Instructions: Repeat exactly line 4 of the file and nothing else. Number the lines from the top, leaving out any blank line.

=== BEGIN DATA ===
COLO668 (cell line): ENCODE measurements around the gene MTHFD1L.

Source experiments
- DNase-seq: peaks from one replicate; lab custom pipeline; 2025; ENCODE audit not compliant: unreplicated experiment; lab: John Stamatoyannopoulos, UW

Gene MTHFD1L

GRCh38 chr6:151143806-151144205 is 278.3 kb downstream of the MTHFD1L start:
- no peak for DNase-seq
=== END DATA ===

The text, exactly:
Gene MTHFD1L